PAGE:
Tajikistan Watches As Fighting Flares In Northern Afghanistan
While heavy fighting has broken out in northern Afghanistan, near the border of Tajikistan, officials in Dushanbe say they have the situation under control.
Last week, the Taliban formally announced the beginning of their spring offensive. While attacks have spiked across the country, northeastern Afghanistan has seen unusual amounts of violence. Earlier this month fighting broke out in Afghan Badakhshan, the narrow panhandle bordering the Tajikistan region of the same name. Dozens of fighters on both sides were reportedly killed in those clashes.
Now, heavy fighting has erupted in Kunduz, about 60 kilometers from the border of southern Tajikistan. That fighting has killed at least 30 people and forced President Ashraf Ghani to delay his planned trip to India on Monday. (It's also reportedly come close to the Tajikistan consulate in the city.)
The violence has of course not gone unnoticed in Dushanbe. Last week President Emomali Rahmon convened senior security officials to discuss Afghanistan and ordered "increasing military readiness for the protection of state borders, and the fight against terrorism, extremism and illegal drug trafficking."
And at another meeting last week of anti-drug officials of Shanghai Cooperation Organization member states, Rustam Nazarzoda, director of the Drug Control Agency under the President of Tajikistan, said that several Taliban units in northern Afghanistan -- including Balkh, Kunduz, Takhar, and Badakhshan provinces -- have aligned themselves with ISIS and have become more active.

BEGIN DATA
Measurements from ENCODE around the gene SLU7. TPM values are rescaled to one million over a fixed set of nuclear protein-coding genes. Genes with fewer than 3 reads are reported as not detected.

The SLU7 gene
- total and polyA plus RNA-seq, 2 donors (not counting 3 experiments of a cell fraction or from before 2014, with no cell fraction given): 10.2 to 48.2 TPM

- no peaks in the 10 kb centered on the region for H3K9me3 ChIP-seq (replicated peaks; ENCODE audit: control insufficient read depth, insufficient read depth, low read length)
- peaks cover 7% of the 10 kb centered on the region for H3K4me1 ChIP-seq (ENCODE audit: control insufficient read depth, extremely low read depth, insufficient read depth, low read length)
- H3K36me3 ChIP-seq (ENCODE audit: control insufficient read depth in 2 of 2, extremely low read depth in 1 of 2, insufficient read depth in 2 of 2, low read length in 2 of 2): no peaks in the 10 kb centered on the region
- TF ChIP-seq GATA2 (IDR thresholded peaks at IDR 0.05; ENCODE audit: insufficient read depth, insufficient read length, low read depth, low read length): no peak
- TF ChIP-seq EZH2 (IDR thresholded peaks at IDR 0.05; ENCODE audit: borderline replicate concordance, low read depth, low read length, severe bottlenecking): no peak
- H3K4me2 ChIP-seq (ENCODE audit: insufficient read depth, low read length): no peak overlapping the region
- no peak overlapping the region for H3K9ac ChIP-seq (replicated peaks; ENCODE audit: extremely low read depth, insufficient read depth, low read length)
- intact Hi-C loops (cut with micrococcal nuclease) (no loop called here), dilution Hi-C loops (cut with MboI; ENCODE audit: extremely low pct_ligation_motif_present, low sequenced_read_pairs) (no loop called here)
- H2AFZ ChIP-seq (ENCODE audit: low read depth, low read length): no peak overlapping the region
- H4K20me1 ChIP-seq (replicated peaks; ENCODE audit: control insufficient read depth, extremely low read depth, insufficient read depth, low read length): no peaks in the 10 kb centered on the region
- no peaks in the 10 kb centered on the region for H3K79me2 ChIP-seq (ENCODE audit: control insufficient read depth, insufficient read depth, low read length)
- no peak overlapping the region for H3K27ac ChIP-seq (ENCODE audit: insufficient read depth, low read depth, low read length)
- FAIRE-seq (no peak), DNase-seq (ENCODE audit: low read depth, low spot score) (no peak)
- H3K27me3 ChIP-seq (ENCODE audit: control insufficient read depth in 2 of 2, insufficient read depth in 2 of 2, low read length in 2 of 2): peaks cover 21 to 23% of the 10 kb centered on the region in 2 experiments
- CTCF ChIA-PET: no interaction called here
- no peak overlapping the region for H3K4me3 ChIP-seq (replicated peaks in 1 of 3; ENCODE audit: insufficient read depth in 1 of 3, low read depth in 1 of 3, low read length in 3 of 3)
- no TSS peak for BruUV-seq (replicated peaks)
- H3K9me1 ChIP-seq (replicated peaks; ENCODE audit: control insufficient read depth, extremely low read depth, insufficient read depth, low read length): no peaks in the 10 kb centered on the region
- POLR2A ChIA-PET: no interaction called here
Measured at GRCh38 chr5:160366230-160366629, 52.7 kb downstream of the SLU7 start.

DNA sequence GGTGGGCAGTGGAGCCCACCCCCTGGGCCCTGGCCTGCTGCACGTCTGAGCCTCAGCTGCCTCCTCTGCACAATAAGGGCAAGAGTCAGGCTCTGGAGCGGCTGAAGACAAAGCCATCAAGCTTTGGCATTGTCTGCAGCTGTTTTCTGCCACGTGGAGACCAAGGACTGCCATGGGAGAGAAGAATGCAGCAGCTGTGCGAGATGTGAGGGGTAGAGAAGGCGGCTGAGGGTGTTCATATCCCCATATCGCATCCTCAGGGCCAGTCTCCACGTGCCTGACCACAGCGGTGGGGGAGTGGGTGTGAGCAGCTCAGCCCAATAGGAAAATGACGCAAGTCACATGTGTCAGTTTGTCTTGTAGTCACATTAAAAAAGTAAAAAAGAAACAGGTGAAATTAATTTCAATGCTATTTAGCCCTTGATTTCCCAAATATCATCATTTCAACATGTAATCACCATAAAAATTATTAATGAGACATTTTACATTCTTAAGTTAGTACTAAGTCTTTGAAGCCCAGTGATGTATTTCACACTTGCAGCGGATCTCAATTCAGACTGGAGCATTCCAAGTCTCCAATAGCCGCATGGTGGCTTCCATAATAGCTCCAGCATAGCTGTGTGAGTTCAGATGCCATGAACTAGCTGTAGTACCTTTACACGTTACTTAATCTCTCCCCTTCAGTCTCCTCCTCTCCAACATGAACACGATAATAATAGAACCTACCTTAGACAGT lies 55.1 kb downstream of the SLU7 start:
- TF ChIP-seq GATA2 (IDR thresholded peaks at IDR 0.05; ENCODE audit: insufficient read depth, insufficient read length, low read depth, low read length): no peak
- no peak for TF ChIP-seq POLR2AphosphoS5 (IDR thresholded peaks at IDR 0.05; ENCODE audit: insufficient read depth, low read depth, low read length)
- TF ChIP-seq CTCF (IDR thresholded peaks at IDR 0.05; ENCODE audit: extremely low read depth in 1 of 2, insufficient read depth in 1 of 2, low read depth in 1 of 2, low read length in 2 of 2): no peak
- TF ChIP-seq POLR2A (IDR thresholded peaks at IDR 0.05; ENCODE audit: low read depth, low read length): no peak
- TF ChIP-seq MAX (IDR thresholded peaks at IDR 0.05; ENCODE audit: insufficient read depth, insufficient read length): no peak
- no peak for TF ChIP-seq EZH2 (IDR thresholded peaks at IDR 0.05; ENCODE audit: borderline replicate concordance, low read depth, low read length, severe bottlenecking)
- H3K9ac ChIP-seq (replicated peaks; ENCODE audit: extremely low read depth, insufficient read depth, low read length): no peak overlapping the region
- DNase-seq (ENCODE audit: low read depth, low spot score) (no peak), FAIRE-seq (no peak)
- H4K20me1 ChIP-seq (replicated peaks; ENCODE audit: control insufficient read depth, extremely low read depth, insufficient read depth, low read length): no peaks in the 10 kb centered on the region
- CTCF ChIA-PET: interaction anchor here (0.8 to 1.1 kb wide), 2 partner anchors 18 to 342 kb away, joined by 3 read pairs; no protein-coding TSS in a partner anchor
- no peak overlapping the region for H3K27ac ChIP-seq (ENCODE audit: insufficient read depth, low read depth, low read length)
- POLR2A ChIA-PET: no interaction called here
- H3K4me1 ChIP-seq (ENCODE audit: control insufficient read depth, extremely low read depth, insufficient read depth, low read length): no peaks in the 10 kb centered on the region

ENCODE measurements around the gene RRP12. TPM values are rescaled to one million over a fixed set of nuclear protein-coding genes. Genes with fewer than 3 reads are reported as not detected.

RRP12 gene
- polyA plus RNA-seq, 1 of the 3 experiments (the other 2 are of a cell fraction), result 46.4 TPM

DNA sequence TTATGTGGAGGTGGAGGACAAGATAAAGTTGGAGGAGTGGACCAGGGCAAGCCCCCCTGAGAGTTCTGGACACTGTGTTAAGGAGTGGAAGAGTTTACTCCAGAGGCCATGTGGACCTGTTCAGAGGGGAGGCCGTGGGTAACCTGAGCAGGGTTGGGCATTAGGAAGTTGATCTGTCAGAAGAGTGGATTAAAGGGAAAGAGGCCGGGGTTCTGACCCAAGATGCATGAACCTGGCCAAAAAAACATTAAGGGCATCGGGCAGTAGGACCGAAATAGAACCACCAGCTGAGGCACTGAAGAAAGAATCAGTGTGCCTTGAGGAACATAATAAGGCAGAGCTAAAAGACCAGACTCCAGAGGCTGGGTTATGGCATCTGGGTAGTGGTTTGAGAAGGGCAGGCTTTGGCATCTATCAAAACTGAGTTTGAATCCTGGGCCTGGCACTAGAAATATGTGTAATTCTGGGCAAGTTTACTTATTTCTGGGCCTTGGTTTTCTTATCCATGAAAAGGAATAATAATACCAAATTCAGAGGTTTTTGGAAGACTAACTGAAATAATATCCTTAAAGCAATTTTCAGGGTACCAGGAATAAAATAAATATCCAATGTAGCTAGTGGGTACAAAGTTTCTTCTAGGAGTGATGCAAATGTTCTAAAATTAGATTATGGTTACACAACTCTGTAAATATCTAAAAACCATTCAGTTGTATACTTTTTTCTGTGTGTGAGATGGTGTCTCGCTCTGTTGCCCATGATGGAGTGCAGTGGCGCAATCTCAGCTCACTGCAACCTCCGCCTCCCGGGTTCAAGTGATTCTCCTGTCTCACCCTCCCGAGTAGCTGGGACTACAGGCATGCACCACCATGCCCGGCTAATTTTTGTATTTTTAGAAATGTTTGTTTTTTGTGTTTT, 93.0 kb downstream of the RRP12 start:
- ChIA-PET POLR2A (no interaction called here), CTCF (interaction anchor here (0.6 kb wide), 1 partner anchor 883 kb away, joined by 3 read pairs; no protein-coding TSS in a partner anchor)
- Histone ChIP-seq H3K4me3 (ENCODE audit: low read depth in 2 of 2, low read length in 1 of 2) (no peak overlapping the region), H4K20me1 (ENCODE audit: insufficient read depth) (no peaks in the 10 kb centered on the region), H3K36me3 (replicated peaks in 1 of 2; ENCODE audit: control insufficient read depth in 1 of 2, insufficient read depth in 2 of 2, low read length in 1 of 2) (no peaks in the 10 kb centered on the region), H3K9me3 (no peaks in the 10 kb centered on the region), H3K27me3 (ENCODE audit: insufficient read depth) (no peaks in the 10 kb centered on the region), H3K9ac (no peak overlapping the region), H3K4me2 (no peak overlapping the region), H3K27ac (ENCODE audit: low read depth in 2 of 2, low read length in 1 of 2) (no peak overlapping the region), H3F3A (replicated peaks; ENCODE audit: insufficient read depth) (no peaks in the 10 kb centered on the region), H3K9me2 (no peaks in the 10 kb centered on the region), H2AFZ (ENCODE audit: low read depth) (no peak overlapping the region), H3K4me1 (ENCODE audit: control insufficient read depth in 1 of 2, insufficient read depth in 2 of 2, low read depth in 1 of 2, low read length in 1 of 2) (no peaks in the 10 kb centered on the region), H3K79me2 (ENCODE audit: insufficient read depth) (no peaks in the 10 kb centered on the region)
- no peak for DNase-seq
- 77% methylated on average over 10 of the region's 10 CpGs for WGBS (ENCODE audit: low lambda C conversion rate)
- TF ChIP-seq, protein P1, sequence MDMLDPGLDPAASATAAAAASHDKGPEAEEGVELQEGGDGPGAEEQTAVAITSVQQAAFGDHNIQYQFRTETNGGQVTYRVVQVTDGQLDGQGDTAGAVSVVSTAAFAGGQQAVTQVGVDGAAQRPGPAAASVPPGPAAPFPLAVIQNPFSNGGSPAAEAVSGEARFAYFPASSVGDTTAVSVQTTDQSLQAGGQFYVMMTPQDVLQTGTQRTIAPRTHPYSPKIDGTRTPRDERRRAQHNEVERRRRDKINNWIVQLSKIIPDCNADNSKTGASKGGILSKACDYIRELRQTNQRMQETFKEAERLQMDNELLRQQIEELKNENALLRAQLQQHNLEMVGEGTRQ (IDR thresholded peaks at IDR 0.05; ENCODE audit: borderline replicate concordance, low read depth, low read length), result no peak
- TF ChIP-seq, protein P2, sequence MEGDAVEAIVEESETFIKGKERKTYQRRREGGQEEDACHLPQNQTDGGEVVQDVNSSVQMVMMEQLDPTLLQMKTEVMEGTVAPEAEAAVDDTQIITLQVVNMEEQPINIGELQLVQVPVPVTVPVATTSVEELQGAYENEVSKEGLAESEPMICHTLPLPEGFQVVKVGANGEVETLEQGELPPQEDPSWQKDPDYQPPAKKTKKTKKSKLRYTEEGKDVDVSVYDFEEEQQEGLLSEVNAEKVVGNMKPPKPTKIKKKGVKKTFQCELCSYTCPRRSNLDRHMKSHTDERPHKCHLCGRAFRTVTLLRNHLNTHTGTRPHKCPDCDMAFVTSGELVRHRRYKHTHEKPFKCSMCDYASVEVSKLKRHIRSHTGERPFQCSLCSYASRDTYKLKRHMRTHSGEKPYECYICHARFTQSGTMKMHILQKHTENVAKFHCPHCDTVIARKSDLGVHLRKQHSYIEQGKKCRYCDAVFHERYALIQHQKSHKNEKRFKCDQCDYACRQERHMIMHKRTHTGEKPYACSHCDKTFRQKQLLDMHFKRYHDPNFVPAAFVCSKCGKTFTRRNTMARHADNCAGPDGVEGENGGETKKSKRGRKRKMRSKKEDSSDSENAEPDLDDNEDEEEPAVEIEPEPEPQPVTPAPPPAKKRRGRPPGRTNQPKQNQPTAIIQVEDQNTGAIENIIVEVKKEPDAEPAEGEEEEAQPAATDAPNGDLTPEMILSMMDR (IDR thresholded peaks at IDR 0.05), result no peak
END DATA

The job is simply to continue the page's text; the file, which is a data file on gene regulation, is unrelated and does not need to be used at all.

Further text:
"Regardless of the announcements by high-ranking Afghanistan government officials about their ability to combat destructive groups, the situation in that country, unfortunately, including the northern provinces bordering on Tajikistan, is becoming quite complicated," Nazarzoda said.
But with respect to the latest fighting in Kunduz, a spokesman for the border service, Mukhaammaddjon Ulugkhodjaev, told RFE/RL that the battles were between internal groups in Afghanistan and represented no threat to Tajikistan.
The issue of spillover from Afghanistan, and more recently the alleged threat of ISIS, has dominated security conversations in Central Asia. And while militant activity in northern Afghanistan is clearly increasing, there still remains no indication that those groups have any interest in moving north into Central Asia, or that they would have any support at all if they did.
Tajikistan's leadership has to walk a bit of a tightrope with respect to the threat of spillover from Afghanistan. On the one hand, the threat benefits Dushanbe, as it attracts aid and support from foreign powers (most recently, promises of $1.2 billion in military aid from Moscow). But on the other, it can attract too much "support" -- in particular, pressure from Russia to reintroduce Russian border guards to the Tajikistan-Afghanistan border. Russians guarded that border until 2005, when Tajikistan managed to get rid of them, but Moscow has consistently (though lately, more quietly) continued to lobby to get them back. All of this, of course, is subject to events in northern Afghanistan, which are getting increasingly unpredictable.